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With courage, confidence, and determination you can do anything you want and be whoever you want to be. You may encounter many obstacles before you get to the place you would like to be, but eventually you can get there as long as you do not give up. Proof of this is Hillary Clinton's life and the struggles she went through to get to where she is today is. Determination was the primary key to Hillary's success and many people doubted her abilities just because she was a woman, but that did not and will not discouraged her.
Hillary Diane Rodham was born on October 26, 1947 in Chicago, Illinois. She was raised in Park Ridge, Illinois with her two younger brothers, Hugh Ellsworth Rodham, Jr. and Tony Rodham. Her mother, Dorothy Rodham, was a stay at home mother, whose days revolved around Hillary and her two younger brothers. Her father, Hugh Rodham, was a retired Navy officer who owned a small business in the textile industry. Hillary's parents raised their children with the traditional middle-class, Midwestern values which strained family, school, and church.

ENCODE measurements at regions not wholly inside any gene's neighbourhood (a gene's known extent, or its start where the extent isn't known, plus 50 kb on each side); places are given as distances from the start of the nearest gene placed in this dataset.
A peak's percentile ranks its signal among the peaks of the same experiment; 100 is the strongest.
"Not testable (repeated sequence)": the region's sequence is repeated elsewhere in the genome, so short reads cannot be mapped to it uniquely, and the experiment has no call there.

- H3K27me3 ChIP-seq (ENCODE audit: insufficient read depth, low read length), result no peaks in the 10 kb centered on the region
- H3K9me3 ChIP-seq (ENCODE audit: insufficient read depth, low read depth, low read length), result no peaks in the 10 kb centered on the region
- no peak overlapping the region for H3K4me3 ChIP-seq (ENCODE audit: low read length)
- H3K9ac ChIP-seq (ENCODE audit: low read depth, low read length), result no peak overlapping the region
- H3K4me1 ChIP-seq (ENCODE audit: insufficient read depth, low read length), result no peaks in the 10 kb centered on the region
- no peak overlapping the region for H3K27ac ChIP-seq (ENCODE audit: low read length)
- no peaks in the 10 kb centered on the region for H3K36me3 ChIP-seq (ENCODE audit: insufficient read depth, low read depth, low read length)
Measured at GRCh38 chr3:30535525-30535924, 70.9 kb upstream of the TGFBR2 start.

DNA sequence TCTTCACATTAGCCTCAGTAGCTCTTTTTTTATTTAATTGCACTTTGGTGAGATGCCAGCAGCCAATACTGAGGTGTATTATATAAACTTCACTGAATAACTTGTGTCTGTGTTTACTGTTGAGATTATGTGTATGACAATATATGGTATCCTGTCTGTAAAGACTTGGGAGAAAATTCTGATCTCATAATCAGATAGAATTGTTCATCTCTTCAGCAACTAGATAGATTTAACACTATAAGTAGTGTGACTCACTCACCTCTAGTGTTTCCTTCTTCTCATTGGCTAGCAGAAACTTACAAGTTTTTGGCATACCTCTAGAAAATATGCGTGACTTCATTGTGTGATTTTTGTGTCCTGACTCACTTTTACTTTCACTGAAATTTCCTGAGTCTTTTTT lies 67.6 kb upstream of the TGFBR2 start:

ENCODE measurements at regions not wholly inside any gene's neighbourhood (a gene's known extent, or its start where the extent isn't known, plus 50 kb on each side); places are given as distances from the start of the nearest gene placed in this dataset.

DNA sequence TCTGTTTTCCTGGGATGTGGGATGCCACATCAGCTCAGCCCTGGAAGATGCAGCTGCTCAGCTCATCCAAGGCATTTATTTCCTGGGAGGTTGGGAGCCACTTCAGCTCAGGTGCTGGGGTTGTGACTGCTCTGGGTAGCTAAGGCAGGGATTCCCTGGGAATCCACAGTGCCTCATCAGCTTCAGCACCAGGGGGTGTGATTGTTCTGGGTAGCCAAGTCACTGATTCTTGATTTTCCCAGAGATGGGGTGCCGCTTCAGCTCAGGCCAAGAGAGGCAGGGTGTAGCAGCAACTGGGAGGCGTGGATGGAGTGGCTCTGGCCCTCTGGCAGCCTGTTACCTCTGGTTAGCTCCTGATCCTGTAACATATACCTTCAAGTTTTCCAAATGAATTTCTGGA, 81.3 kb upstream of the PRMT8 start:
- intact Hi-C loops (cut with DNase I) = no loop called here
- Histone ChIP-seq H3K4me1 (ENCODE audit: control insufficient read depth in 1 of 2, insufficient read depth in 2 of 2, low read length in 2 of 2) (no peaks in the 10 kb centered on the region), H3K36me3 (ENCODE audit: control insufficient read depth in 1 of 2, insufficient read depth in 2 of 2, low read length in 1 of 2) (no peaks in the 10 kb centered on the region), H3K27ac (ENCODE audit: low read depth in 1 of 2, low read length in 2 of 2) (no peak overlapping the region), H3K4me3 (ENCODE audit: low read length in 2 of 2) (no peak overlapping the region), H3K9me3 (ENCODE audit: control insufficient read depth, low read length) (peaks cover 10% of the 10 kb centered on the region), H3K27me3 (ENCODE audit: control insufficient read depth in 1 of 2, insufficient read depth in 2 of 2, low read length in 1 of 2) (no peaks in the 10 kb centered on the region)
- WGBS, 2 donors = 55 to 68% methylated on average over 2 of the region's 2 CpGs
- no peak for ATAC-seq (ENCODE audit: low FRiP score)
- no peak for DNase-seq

As a child, Hillary attended public schools in Illinois. Growing up with two younger brothers and a father who loved sports, Hillary quickly became interested. Her father taught her how to shoot a gun and they practiced by shooting cans. She participated in swimming, softball, and other sports in school. Hillary also joined as a Brownie and then a Girl Scout earning many awards. As a Brownie then a Girl Scout, Hillary participated in food drives, cookie sales, parades and other activities that would earn a badge. When she was in the eighth grade, John E Kennedy won the presidential election. The day after the election her teacher came to school and showed the class bruises he said he got when he tried to question the activities of the Democratic poll watchers where he voted. Hillary and her best friend were outraged by their teacher's stories and a few days later when Hillary's friend heard about a group of Republicans asking for volunteers to check voter lists against addresses to try and uncover vote fraud they decided to volunteer. While volunteering, Hillary discovered evidence of electoral fraud.
When she was thirteen she started her first summer job working for the Park Ridge Park supervising a small park a few miles from her house. Her father took the only car they owned to work and left early, so Hillary had to pull a wagon with balls, jump ropes and other supplies back from her house to the park and back three mornings a week. After that year, Hillary always had a summer job and even worked during the year.